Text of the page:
Citing Yourself - Citations - Academic Guides at Center for Student Success If you cite or quote your previous work, treat yourself as the author and your own previous course work as an unpublished paper, as shown in the APA publication manual. For example, if Marie Briggs wanted to cite a paper she wrote at Walden in 2012, her in-text citation might look like this: Briggs (2012) asserted that previous literature on the psychology of tightrope walkers was faulty in that it "presumed that risk-taking behaviors align neatly with certain personality traits or disorders" (p. 4). And in the reference list: Briggs, M. (2012). If your original work contained citations from other sources, you will need to include those same citations in the new work as well, per APA. According to Briggs (2012), recent psychologists such as "Presley and Johnson (2009) too quickly attributed risk-taking to genetic factors, ignoring the social family issues that often influence the decision to explore pursuits such as tightrope walking" (p. 5).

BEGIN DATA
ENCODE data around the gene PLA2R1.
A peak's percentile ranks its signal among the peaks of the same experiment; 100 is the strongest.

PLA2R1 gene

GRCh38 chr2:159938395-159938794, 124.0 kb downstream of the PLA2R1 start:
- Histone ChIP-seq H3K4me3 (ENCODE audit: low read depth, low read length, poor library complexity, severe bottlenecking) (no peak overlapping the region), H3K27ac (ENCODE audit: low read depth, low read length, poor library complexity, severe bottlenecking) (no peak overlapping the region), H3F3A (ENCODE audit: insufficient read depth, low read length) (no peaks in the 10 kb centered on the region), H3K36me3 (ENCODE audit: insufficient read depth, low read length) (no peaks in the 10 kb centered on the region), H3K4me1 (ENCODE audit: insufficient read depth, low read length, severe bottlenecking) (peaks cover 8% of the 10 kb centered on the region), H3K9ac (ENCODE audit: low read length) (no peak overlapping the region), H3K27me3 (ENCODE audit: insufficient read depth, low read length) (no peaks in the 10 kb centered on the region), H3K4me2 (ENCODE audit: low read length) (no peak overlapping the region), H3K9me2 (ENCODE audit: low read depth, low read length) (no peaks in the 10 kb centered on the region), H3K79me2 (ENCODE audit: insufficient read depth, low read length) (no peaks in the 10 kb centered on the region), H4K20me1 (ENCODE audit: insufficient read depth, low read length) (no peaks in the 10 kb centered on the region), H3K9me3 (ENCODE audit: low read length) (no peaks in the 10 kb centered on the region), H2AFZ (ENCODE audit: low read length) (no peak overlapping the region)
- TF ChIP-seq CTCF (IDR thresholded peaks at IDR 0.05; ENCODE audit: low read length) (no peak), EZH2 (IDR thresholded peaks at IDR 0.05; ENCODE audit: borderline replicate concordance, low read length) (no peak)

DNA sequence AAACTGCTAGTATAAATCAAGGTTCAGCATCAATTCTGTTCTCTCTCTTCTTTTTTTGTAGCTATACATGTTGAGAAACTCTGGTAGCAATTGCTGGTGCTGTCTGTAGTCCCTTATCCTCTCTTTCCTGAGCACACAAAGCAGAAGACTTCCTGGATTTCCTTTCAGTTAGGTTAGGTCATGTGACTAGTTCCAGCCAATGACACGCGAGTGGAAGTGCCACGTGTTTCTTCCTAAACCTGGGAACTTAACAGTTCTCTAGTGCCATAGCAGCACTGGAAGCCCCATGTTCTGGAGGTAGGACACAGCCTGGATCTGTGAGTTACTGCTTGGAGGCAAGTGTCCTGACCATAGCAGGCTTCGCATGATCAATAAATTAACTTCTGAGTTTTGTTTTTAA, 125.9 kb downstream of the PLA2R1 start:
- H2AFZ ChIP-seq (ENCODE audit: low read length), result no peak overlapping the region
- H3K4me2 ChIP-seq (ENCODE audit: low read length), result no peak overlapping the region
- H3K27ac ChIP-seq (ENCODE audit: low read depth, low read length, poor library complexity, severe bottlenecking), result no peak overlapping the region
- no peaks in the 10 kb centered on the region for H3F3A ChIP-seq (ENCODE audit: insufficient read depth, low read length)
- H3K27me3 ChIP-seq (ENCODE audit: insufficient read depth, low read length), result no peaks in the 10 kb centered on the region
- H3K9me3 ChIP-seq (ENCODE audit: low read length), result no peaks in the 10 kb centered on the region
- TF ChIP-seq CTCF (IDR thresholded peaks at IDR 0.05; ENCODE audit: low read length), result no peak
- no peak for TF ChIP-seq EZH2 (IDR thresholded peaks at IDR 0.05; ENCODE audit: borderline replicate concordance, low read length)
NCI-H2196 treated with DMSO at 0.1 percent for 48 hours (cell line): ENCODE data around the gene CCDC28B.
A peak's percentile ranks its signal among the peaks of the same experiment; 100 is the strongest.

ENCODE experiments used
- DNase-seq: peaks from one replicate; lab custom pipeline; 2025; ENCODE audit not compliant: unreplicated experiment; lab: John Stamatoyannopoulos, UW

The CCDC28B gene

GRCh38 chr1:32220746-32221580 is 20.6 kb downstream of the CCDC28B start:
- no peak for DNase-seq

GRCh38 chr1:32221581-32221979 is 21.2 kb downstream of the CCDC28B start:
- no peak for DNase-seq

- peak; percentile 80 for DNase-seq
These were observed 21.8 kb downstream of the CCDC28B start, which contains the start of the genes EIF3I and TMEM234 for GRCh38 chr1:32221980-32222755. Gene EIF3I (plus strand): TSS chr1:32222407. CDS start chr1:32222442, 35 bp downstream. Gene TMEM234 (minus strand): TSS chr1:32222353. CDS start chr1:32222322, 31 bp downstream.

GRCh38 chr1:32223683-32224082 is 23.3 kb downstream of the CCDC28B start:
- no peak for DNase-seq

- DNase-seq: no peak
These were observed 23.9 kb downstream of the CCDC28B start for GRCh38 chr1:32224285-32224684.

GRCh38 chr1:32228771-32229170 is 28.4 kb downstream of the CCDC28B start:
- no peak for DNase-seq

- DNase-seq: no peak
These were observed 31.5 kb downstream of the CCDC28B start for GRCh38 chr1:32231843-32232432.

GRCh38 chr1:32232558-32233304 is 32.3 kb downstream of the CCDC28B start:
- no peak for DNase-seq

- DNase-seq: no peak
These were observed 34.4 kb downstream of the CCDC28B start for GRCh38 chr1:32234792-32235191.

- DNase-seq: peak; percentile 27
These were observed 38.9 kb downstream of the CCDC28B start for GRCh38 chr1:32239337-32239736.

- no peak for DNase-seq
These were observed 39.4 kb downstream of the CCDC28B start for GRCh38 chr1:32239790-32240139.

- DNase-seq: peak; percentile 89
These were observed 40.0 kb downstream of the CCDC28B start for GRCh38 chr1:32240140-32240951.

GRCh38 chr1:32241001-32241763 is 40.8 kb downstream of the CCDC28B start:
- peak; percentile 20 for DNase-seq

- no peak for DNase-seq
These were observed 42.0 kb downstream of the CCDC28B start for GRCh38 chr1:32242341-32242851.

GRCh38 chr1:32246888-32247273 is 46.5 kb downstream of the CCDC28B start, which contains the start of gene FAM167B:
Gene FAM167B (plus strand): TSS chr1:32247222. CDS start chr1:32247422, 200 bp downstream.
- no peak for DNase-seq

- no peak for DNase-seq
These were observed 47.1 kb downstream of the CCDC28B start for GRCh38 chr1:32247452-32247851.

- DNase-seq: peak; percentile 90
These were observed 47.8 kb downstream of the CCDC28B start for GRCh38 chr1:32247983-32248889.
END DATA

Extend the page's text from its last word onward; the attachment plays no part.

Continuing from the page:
List of common misconceptions From Wikipedia, the free encyclopedia This incomplete list is not intended to be exhaustive. This list corrects erroneous beliefs that are currently widely held about notable topics. Each misconception and the corresponding facts have been discussed in published literature. Note that each entry is formatted as a correction; the misconceptions themselves are implied rather than stated. Arts and culture Food and cooking Roll-style Western sushi. Searing meat does not "seal in" moisture, and in fact may actually cause meat to lose moisture. Legislation and crime Literature The Harry Potter books, though they have broken children's book publishing records, have not led to an increase in reading among children or adults, nor slowed the ongoing overall decline in book purchases by Americans, and children who did read the Harry Potter books were not more likely to go on to read more outside of the fantasy and mystery genres.[21][22][23][24] Music Religion Hebrew Bible Buddhism Christianity Islam Sports